Garret responded that this is not an implementation plan and that tangible goals will be developed as we begin implementation. Jim Howard—stated that this is a readable document. He said the plan provides a basis for why we’ll do this work. Renee Kelley—noted that the draft needs more emphasis on integrating with the k-12 education system. Also, the plan needs more emphasis on internships. Internships are a great way to connect employers with students. Rhonda Fletcher —noted that unless we get community colleges at the table it will be tough to implement this plan, especially because so many of the new jobs will require postsecondary training. Mike Hersey—said the document is very informative but thinks it needs more concrete items before going to the governor. Ginny cited many concrete things we do as workforce developers, but not all these items are explicit in the plan.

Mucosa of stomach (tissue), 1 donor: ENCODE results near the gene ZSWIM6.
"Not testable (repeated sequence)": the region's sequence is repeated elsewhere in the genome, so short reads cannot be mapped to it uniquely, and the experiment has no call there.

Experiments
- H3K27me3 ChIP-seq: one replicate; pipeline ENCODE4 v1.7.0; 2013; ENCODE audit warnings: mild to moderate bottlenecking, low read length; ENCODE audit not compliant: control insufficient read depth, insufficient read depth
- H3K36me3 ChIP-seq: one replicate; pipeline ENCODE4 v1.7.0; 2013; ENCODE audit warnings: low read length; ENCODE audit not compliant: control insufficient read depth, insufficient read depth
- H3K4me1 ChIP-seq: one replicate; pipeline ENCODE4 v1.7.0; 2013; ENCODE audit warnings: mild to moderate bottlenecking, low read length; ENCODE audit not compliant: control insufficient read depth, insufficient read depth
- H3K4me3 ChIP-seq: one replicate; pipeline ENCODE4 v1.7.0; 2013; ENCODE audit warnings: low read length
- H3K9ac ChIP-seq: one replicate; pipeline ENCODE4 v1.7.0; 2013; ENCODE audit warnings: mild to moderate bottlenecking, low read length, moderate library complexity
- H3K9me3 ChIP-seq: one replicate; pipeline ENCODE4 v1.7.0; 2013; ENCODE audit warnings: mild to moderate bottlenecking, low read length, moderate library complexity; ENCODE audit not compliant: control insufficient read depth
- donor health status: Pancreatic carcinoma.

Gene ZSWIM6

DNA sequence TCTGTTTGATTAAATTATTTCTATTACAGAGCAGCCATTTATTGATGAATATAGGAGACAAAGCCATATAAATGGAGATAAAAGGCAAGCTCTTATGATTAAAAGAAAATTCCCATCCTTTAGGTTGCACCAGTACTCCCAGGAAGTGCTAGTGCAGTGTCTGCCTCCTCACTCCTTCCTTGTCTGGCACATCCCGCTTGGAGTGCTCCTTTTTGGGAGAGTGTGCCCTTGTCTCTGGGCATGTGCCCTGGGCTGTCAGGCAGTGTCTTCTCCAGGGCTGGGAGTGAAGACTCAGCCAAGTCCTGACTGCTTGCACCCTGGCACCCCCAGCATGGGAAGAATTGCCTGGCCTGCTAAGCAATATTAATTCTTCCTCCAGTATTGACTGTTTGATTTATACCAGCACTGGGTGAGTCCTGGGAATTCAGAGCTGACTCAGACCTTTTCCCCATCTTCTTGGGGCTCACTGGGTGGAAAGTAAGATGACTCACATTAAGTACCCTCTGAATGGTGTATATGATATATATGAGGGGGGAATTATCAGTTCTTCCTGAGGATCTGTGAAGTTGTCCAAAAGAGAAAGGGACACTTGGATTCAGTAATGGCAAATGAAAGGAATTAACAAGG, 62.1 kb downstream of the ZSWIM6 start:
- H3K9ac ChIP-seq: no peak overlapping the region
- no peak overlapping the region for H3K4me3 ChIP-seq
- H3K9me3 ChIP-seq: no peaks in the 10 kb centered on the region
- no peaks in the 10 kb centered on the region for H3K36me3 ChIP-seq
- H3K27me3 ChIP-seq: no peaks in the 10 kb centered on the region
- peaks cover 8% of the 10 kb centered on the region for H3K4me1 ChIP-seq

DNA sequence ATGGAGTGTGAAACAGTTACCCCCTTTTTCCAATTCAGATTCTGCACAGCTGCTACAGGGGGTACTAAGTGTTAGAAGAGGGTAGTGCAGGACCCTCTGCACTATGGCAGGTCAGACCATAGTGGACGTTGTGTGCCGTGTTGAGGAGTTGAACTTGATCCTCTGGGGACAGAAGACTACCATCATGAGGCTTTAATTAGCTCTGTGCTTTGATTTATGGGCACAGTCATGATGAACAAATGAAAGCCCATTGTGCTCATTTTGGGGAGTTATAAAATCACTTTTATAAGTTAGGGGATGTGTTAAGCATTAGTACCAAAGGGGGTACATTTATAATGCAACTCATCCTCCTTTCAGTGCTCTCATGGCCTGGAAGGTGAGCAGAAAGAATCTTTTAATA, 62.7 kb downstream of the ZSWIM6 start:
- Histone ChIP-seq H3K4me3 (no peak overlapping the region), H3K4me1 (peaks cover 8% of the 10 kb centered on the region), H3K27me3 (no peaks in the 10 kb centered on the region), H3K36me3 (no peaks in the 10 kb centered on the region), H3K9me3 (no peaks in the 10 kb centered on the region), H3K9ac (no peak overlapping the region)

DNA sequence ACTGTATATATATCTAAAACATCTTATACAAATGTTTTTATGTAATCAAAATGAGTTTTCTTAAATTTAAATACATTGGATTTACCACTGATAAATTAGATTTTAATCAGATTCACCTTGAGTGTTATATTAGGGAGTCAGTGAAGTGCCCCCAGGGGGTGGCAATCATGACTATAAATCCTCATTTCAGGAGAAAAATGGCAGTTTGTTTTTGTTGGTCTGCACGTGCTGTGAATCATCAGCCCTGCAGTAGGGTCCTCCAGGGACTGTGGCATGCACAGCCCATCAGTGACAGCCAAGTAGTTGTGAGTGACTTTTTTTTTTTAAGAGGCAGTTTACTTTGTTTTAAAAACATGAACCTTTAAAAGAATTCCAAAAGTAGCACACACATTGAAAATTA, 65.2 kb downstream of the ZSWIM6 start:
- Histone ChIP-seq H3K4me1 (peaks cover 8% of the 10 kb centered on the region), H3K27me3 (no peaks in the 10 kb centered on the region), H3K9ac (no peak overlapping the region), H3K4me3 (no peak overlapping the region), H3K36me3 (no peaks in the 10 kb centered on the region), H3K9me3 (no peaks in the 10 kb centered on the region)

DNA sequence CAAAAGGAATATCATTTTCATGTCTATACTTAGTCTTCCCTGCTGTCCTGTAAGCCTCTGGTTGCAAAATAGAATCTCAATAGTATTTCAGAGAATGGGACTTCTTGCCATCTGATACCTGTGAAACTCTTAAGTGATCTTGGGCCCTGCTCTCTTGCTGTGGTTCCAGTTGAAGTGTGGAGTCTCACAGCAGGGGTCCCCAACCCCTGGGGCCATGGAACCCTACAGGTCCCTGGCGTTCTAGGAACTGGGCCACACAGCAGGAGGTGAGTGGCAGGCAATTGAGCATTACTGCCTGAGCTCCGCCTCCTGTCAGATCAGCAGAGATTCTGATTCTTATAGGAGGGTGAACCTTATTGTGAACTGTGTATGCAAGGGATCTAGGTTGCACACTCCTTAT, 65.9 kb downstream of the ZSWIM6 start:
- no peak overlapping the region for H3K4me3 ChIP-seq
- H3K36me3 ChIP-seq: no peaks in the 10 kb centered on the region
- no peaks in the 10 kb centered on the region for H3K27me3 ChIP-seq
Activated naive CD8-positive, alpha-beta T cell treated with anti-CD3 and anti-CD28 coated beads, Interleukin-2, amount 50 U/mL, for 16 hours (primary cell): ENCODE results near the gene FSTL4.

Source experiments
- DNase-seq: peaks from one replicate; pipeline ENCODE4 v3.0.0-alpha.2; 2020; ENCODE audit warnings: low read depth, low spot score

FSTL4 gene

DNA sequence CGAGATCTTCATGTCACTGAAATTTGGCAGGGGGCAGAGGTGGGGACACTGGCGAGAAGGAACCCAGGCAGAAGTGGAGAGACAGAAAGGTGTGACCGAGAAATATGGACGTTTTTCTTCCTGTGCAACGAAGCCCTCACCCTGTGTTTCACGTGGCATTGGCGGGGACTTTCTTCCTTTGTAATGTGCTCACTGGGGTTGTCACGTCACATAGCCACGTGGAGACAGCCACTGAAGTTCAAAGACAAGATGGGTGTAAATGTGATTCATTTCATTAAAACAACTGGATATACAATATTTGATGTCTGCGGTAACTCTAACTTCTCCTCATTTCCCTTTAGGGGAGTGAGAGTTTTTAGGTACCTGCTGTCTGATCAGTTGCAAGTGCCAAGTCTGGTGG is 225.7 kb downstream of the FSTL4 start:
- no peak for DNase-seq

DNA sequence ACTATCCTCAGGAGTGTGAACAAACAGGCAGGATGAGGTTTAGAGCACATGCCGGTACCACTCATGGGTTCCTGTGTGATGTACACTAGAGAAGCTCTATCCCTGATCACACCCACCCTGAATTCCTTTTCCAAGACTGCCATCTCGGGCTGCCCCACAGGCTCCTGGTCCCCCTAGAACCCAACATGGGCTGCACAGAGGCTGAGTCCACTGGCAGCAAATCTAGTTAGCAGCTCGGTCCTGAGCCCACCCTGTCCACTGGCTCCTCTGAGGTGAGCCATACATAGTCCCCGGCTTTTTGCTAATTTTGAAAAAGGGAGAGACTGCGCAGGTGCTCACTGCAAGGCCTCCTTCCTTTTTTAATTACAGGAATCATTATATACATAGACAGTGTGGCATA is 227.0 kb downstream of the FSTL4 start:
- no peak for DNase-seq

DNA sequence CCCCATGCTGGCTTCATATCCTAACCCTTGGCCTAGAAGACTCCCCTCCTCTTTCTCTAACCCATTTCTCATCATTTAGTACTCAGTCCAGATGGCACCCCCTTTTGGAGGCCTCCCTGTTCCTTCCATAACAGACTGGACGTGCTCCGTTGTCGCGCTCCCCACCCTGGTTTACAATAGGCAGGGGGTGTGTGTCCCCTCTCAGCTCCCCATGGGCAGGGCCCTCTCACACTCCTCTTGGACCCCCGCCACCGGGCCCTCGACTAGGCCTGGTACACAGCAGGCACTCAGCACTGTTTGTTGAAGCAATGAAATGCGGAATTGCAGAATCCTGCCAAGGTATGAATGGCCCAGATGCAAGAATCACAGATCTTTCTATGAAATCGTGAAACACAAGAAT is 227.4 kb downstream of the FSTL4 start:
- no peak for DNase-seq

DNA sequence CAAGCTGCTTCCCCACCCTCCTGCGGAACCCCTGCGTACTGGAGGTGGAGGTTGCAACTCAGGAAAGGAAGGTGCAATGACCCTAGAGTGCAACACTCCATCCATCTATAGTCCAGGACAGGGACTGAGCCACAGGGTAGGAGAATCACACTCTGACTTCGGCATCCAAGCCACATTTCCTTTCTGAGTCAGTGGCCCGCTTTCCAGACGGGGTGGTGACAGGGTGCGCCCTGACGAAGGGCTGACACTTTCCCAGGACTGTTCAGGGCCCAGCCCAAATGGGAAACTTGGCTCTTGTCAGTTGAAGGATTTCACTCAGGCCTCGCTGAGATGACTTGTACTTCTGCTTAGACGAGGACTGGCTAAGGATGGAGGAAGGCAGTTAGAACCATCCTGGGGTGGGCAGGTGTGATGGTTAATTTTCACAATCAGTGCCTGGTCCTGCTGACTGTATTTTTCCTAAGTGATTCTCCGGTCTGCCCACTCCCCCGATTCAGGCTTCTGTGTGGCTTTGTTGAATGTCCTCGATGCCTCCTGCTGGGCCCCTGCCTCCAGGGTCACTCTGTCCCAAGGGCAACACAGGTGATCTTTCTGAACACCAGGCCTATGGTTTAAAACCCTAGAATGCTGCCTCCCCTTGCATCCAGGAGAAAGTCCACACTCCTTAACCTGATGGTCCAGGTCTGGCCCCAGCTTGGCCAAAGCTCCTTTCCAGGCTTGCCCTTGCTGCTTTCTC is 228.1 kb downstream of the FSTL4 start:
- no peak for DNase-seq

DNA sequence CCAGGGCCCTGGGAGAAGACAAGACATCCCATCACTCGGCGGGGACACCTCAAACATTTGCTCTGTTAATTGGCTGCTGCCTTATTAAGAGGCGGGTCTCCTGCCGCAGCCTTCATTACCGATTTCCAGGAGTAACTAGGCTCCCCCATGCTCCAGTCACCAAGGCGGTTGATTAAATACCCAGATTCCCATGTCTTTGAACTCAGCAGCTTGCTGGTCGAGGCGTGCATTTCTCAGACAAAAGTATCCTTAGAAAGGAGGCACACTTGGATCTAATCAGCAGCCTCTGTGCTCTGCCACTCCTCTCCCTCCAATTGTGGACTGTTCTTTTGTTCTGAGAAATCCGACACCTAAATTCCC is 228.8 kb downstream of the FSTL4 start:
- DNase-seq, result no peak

Fred—asked for approval from the State Board to keep moving forward with the plan. The State Board was affirmative in their response.

Minutes submitted by Paul Leparulo.